The question is not whether to promote or not to promote, but rather when to promote

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Peer-Reviewed Research
  • SDG 16
  • Abstract:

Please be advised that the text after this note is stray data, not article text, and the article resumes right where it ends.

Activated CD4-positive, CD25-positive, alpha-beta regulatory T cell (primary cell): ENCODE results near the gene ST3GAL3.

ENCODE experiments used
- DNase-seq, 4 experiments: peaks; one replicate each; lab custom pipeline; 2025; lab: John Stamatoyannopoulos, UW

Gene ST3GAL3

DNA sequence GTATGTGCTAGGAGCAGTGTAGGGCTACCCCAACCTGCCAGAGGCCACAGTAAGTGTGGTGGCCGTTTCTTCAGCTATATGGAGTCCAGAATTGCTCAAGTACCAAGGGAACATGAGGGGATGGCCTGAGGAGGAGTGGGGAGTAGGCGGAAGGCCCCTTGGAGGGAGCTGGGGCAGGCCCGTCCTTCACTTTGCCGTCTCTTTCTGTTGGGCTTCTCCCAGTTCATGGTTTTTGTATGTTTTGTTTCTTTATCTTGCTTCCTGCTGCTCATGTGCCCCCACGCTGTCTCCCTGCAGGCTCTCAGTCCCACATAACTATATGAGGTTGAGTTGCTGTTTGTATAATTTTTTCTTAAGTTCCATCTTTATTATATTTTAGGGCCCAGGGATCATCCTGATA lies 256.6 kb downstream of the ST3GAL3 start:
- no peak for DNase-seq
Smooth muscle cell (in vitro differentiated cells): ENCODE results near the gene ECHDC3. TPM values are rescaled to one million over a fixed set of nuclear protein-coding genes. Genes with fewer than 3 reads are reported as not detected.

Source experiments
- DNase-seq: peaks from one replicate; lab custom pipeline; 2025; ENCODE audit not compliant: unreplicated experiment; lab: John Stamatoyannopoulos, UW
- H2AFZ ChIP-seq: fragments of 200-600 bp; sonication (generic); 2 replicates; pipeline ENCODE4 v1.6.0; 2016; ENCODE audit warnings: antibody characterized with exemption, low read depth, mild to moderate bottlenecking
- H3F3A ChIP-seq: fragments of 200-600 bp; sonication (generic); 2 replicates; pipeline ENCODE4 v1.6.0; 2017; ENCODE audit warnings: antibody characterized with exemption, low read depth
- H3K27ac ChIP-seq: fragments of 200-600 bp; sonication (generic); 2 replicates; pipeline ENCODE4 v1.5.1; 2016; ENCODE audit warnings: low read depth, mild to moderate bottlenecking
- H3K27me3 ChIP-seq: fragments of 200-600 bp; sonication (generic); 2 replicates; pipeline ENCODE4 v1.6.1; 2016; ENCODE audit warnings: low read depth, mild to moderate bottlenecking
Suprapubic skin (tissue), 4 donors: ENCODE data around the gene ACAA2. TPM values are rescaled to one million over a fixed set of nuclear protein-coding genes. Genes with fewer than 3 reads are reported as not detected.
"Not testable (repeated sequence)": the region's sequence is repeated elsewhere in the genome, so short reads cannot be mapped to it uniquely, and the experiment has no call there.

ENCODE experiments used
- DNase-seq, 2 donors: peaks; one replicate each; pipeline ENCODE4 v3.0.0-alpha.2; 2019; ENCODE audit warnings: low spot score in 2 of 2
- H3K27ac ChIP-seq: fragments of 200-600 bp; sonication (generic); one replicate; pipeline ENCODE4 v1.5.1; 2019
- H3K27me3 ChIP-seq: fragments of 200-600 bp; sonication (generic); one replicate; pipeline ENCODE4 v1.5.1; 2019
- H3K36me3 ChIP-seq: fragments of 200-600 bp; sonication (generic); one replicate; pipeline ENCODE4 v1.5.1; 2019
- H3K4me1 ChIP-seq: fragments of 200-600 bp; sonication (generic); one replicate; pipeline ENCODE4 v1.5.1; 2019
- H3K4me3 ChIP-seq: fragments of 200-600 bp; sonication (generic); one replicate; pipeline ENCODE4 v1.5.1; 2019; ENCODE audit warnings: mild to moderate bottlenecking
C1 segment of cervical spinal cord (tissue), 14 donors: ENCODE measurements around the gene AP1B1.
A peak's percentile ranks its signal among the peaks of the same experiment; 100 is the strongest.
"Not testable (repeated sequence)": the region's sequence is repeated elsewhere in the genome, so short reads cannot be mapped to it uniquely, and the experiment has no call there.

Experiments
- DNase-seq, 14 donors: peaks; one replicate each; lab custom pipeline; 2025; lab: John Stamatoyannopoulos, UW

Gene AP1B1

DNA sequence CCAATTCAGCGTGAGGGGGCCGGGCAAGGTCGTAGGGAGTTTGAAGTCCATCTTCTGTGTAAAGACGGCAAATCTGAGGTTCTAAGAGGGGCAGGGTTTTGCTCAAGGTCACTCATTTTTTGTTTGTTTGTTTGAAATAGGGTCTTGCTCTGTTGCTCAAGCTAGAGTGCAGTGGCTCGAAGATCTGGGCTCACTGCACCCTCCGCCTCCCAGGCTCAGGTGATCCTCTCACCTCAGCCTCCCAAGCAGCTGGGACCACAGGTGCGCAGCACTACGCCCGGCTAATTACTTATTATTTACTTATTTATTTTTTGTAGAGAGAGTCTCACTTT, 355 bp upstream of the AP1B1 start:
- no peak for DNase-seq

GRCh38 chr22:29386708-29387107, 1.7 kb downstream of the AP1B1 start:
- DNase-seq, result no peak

The Klein Karoo National Arts Festival (KKNK) is one of South Africa's largest and most popular arts festivals. The success of the festival is dependent on the number of tickets sold. Therefore, in order to ensure an increase in ticket sales, the festival organisers/marketers need to know how long before the event visitors decide to attend the festival so that they can plan their promotional strategy and know how long before the festival the event should be promoted. The purpose of this research is to segment visitors to the KKNK based on their decision-making style and, more specifically, their planning time. To achieve this goal, a questionnaire survey was conducted at the festival in 2011 (2–9 April), where 479 questionnaires were administered. A distinction was made between different market segments based on their decision-making time. Two segments were identified namely Extended and routine decision-makers and Spontaneous decision-makers. Two-way frequency tables and Chi-square tests as well as ANOVAs and Tukey's multiple comparisons identified the differences between the segments based on socio-demographics, behavioural characteristics and overall satisfaction as well as travel motivation. The results showed significant differences between the two decision-making segments and indicated that marketing should be done within specific time frames in order to attract both visitor groups. This research thus addresses the issue of when arts festivals such as the KKNK should promote themselves and what should be included in the marketing messages.